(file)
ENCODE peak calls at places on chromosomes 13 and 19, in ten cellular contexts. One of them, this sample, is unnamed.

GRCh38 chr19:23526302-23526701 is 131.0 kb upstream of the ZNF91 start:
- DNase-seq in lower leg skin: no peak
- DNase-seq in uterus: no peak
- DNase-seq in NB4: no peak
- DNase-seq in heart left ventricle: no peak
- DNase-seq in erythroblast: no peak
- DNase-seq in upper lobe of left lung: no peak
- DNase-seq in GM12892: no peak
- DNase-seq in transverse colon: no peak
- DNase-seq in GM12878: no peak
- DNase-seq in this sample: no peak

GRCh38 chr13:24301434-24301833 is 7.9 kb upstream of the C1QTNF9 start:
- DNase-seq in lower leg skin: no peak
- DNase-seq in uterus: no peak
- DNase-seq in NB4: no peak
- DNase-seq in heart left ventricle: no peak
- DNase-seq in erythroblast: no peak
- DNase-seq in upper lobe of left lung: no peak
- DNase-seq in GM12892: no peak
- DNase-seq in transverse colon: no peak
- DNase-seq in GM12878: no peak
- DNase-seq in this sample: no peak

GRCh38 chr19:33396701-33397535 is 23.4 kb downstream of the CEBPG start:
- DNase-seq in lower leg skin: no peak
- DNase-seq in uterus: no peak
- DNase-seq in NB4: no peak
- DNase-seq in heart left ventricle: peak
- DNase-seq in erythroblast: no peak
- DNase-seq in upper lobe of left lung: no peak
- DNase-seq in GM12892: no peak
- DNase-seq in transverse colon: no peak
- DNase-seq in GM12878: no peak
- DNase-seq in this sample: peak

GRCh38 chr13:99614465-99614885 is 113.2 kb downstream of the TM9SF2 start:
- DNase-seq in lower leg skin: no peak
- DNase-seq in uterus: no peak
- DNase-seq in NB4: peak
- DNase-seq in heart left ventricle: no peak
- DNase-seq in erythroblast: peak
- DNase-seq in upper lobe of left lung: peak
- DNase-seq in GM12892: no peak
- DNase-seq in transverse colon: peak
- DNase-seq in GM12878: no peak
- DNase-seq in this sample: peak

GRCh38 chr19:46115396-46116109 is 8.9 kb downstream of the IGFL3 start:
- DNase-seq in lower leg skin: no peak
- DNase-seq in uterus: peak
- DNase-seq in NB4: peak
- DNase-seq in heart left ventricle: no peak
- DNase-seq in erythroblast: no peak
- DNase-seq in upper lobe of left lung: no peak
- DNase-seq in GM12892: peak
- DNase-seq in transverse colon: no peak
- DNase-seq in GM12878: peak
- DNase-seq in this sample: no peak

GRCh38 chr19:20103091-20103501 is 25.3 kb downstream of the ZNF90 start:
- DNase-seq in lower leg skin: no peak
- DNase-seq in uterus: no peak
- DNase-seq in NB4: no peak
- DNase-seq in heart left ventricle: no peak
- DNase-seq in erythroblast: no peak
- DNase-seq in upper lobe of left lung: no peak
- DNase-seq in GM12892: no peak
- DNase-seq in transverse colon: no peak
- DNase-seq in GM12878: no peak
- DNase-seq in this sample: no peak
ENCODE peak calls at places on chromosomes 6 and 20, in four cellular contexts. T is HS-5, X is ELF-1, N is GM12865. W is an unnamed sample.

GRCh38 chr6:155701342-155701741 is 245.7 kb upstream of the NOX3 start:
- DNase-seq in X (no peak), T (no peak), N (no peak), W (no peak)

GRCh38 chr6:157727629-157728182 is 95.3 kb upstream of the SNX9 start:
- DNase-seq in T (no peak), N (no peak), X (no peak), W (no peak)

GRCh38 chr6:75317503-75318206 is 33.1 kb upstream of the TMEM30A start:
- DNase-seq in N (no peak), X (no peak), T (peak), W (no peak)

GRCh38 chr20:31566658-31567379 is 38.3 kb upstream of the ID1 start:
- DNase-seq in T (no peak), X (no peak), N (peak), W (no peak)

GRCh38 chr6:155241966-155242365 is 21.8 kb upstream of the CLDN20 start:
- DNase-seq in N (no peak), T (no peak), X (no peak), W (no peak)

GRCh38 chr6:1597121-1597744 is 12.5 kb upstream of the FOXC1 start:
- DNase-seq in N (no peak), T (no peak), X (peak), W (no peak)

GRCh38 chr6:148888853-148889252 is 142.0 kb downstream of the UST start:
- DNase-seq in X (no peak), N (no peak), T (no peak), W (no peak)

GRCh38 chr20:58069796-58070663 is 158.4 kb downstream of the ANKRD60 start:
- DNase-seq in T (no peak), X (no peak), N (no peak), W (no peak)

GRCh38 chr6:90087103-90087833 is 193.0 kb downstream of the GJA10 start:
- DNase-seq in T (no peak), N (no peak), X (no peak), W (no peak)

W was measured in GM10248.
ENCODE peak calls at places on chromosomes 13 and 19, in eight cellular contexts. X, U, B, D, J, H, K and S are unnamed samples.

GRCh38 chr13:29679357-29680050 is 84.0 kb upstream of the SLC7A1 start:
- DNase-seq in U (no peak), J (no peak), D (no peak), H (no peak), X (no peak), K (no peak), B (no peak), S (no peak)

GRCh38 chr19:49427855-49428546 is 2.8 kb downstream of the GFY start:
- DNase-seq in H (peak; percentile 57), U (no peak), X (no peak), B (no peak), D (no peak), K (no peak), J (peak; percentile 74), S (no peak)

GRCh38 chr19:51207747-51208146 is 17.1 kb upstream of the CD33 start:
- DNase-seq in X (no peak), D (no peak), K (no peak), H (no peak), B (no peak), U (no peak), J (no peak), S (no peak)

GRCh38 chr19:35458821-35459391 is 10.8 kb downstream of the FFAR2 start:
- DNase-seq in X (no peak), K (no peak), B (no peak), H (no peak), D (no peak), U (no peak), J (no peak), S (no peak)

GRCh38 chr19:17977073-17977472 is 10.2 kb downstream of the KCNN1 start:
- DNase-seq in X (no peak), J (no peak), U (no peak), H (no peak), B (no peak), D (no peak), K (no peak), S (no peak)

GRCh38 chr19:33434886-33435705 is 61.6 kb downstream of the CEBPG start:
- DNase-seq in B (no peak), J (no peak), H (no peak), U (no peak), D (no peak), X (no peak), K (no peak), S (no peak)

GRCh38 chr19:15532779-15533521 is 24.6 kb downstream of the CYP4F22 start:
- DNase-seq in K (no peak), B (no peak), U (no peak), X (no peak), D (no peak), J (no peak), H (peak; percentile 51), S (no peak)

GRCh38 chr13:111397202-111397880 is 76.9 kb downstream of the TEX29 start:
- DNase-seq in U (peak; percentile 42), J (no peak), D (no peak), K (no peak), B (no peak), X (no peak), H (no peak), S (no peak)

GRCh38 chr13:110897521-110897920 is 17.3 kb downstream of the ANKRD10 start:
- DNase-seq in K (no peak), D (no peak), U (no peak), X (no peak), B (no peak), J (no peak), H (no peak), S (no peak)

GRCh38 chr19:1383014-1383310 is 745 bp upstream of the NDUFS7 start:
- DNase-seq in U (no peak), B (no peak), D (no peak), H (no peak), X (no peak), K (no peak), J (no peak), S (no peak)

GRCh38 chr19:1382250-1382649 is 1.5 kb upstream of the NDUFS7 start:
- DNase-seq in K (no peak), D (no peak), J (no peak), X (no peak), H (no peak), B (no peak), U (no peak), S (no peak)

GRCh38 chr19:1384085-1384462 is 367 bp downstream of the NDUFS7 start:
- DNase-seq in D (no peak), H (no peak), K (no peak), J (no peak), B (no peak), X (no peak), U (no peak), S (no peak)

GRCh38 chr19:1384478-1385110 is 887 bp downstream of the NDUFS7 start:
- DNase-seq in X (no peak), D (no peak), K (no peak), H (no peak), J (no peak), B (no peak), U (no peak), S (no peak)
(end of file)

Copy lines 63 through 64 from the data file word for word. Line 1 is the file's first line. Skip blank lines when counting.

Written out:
- DNase-seq in upper lobe of left lung: no peak
- DNase-seq in GM12892: no peak